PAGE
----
[WSO2Con EU 2017] Building Next Generation Banking Middleware at ING: The Role of a Lightweight ESB

  • By WSO2 Team
  • 7 Nov, 2017

Building Next Generation Banking Middleware at ING: The Role of a Lightweight ESB

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Building Next Generation Banking Middleware at ING: The Role of a Lightweight ESB

Miguel Garcia Enterprise Architect, ING Model Bank
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Building banking technical stacks is not an easy task, but by definition there is a need for information integrity, performance, security, stability, availability and flexibility in order to offer the best customer experience. In a classical approach, vertical monolith stacks based on pure transactional SQL BBDDs worked well, but today banks are offering new capabilities, both to customers and partners, and need to compete globally. This scenario creates the need to design non-monolith, distributed systems that use collaboration and composition instead of orchestration; this needs to offer the same capabilities than classical ones and be open to a new customer - developers, who are transforming the technical landscape. The introduction of streams, API management, microservices, distributed computing, real-time capabilities, new deployment approaches, and the transition from old-school IT requires some well-defined architecture systems and components. This talk will focus on how WSO2 ESB plays a key role in this transformation thanks to its flexibility, performance, openness, stability, and low TCO.

Transcript

Hi, good afternoon. I’m trying to explain the evolution of the approach of middleware system. Just in a briefly, from the classic view of a bank to the new one. And which pattern we need to observe in order to maintain that middleware. In order, with the evolution of technology. 00:00 ▶

This is the classic picture of a bank, of course. All the banks have a super big host legacy and so on. It could be true. 0:37 ▶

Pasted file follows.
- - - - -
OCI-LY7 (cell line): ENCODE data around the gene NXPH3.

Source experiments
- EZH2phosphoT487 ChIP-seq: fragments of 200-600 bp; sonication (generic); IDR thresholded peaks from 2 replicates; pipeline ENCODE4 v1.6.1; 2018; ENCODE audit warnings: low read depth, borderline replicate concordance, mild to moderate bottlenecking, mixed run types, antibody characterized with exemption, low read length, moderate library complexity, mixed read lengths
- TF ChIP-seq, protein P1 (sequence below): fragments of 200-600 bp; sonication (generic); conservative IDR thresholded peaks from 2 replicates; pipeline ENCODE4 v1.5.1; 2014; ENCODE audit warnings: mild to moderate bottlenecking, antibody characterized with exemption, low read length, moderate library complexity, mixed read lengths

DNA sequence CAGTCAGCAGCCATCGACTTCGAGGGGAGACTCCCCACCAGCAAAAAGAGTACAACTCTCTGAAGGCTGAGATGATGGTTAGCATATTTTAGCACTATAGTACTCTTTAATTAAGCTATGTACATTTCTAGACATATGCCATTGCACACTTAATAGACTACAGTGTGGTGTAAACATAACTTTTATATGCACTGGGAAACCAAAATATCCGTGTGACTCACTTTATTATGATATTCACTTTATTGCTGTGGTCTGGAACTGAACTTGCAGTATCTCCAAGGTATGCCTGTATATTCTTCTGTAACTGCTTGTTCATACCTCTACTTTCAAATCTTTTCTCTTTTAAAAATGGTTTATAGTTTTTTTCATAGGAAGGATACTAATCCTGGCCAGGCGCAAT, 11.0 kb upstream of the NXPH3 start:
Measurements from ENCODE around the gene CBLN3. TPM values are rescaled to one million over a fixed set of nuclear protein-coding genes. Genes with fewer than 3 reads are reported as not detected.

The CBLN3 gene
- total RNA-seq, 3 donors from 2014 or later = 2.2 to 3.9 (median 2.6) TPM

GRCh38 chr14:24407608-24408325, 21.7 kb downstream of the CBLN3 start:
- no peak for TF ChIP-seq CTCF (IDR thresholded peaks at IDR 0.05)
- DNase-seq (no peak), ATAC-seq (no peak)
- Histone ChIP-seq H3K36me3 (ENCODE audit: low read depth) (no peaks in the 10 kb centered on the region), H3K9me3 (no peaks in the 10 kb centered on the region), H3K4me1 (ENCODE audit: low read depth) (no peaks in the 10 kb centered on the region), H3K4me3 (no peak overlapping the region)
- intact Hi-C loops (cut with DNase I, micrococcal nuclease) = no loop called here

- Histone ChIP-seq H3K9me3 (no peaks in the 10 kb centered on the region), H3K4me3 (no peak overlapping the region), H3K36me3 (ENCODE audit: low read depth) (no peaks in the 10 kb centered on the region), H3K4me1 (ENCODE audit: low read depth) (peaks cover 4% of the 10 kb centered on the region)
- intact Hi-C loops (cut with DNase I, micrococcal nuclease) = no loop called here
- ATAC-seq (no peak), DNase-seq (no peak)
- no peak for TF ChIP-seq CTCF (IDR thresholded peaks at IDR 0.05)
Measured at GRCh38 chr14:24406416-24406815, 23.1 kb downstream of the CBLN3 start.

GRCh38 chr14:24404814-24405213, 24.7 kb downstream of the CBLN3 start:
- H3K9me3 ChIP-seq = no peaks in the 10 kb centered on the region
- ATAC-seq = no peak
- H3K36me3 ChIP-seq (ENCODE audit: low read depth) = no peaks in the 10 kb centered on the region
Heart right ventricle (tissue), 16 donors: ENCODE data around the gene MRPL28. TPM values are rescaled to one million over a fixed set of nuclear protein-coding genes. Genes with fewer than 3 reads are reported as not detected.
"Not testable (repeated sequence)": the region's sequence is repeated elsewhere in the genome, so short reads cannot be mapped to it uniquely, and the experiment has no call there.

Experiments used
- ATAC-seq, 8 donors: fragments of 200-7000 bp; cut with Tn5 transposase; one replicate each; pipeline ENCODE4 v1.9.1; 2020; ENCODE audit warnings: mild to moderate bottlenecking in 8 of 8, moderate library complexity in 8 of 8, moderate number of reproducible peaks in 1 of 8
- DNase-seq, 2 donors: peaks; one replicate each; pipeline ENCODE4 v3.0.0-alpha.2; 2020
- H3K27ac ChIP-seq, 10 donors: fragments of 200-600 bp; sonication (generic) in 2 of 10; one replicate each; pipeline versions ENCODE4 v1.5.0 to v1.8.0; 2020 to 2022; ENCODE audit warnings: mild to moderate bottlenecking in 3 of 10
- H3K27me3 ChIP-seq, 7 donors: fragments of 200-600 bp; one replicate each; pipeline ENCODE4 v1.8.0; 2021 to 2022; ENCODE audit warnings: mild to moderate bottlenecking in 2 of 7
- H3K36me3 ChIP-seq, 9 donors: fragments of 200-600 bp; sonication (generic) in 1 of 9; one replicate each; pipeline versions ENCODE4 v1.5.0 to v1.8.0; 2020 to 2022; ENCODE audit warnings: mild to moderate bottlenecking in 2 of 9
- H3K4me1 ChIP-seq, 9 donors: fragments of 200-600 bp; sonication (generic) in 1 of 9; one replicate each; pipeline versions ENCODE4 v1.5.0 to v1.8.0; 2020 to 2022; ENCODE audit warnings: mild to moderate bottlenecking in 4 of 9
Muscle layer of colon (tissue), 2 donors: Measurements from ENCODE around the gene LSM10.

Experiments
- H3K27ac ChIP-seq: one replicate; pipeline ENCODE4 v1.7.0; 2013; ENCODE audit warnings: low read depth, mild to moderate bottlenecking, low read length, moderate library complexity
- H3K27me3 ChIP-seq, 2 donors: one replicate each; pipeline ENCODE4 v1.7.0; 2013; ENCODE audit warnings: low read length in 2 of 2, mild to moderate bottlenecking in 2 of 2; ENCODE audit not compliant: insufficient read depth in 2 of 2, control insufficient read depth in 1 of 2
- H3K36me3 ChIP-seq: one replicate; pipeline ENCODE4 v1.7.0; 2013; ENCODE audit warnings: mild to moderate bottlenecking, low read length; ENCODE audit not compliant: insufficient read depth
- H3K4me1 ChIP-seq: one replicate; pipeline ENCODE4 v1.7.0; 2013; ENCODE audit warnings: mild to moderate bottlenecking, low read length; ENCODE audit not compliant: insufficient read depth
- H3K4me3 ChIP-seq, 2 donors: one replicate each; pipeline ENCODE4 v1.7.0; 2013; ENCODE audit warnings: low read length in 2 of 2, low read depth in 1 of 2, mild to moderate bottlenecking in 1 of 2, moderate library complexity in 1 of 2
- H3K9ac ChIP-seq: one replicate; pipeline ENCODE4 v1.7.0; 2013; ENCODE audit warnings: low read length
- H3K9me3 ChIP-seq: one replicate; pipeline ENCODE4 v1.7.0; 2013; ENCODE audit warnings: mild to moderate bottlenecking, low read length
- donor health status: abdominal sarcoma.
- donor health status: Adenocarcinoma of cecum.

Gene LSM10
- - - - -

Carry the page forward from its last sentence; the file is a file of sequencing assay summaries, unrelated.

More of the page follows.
But the reality is that we don’t have one big host. In practice we have a lot of big systems that are interconnected or were interconnected as silos. If you want to just analyze the functionality and why banks and other organizations, are not so complex, just visit bian.org to see for sample functionality landscape. The complexity is very high and the processes we have to support are very high as well. And that’s the reason, of course we need to, that’s the reason we have a lot of big hosts and we need to abort those banking systems to be able to adapt to our customers. The banks are offering services, we have PSD2 as our colleagues mentioned this morning, we have a lot of challenges we need to adapt to them. 0:50 ▶

The most recent approximation to the evolution of banking middleware are microsystems. It’s okay, but microsystem or micro-services are offering only an approach that is simple only in greenfield approaches. When you try to abort your system and put micro-services in place, you will have a lot of problems. For example, integrity of information, the processes needs a lot of traceability properties that need to be observed. And if our greenfield approach could work, but besides that you have a lot of legacy systems that need to work and you need to preserve that logistic system to have a lot of investment on it, okay. 1:55 ▶